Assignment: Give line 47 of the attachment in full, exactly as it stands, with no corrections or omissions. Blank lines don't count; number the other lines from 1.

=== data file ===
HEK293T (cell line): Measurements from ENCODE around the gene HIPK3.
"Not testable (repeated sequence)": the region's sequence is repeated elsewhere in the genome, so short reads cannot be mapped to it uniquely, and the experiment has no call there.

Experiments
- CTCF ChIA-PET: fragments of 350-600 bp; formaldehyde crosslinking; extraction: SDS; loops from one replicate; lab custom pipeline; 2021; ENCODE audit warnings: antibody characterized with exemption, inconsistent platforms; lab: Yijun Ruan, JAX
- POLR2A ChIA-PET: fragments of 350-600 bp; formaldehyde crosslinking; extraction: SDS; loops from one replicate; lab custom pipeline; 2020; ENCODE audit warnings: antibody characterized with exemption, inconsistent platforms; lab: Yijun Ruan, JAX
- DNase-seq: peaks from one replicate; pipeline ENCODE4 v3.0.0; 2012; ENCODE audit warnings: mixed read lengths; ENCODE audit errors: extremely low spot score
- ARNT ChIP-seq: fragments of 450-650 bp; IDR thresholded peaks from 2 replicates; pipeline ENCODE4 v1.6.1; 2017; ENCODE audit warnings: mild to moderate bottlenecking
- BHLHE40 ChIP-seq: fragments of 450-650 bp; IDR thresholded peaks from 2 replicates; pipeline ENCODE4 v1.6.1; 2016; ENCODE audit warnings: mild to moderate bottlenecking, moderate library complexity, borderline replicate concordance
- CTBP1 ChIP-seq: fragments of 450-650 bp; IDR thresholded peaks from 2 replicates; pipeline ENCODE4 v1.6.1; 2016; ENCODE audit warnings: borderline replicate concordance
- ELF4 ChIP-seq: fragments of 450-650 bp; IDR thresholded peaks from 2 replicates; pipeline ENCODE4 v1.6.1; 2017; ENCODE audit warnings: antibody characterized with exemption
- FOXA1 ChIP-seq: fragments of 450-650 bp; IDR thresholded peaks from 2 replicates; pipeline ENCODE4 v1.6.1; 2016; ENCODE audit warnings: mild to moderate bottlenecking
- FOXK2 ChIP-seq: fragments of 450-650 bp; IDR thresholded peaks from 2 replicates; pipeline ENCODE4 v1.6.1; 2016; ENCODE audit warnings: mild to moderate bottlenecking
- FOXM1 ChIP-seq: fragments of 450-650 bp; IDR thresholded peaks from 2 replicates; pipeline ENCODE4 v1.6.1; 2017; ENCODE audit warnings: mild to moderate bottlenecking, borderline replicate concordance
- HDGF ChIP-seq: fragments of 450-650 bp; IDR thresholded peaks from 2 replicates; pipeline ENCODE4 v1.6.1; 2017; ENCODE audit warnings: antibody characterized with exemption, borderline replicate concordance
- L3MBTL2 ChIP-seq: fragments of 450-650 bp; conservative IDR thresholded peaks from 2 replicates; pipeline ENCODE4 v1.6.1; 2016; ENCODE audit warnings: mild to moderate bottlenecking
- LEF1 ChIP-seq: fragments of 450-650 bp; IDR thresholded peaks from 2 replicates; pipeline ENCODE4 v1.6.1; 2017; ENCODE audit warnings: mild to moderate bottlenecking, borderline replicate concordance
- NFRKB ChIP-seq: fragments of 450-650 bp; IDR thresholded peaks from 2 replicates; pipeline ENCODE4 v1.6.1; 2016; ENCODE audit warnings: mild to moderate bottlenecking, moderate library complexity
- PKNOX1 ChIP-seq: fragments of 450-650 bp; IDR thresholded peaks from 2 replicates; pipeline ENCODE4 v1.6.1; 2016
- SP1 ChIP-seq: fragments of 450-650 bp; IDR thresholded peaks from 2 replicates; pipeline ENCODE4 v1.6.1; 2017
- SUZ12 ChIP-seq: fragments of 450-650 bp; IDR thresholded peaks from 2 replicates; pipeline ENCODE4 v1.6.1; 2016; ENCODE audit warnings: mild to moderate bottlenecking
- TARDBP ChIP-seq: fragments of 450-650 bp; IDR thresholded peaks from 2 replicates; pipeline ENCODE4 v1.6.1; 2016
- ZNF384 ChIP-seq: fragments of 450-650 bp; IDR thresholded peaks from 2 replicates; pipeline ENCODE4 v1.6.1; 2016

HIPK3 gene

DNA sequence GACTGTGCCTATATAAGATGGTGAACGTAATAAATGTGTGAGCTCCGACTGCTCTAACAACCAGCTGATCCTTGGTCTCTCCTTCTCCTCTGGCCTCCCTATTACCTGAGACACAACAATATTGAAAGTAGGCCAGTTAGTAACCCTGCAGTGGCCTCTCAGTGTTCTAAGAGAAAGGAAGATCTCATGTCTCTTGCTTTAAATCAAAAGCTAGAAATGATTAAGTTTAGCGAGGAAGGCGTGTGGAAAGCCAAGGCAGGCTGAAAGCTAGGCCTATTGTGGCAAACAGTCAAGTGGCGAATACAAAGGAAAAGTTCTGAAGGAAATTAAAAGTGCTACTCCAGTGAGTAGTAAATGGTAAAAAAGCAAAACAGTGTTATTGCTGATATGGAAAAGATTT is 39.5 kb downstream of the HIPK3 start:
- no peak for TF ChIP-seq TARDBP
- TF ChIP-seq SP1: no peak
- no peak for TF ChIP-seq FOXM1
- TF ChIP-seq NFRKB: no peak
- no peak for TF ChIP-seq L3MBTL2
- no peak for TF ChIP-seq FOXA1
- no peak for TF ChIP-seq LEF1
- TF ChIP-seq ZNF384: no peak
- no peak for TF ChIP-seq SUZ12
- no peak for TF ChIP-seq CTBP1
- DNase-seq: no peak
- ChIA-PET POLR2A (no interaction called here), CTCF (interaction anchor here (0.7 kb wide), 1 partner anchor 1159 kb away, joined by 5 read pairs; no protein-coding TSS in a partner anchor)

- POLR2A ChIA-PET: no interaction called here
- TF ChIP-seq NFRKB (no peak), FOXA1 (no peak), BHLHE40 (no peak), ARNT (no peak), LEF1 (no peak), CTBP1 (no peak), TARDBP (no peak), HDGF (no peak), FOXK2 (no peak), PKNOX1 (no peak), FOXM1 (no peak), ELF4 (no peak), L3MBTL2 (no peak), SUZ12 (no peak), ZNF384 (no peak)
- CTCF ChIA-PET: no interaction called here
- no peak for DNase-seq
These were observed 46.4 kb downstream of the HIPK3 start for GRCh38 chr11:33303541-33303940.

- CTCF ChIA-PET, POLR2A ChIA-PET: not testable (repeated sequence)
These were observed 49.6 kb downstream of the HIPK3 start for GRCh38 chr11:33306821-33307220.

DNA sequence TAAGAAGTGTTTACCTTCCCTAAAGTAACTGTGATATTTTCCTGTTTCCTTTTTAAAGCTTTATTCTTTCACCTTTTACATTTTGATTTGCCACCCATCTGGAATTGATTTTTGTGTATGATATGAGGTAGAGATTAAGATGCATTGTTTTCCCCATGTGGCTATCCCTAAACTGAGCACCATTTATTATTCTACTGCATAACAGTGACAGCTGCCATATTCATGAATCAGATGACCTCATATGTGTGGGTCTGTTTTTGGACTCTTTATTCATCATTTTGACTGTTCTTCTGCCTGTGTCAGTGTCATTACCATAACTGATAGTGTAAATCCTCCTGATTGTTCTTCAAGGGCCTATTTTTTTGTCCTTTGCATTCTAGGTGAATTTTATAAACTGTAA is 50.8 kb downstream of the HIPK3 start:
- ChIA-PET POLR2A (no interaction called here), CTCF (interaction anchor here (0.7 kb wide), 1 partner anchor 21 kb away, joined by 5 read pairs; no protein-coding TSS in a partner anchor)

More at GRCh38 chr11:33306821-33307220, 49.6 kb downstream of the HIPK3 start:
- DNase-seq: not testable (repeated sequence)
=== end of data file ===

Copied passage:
- DNase-seq: not testable (repeated sequence)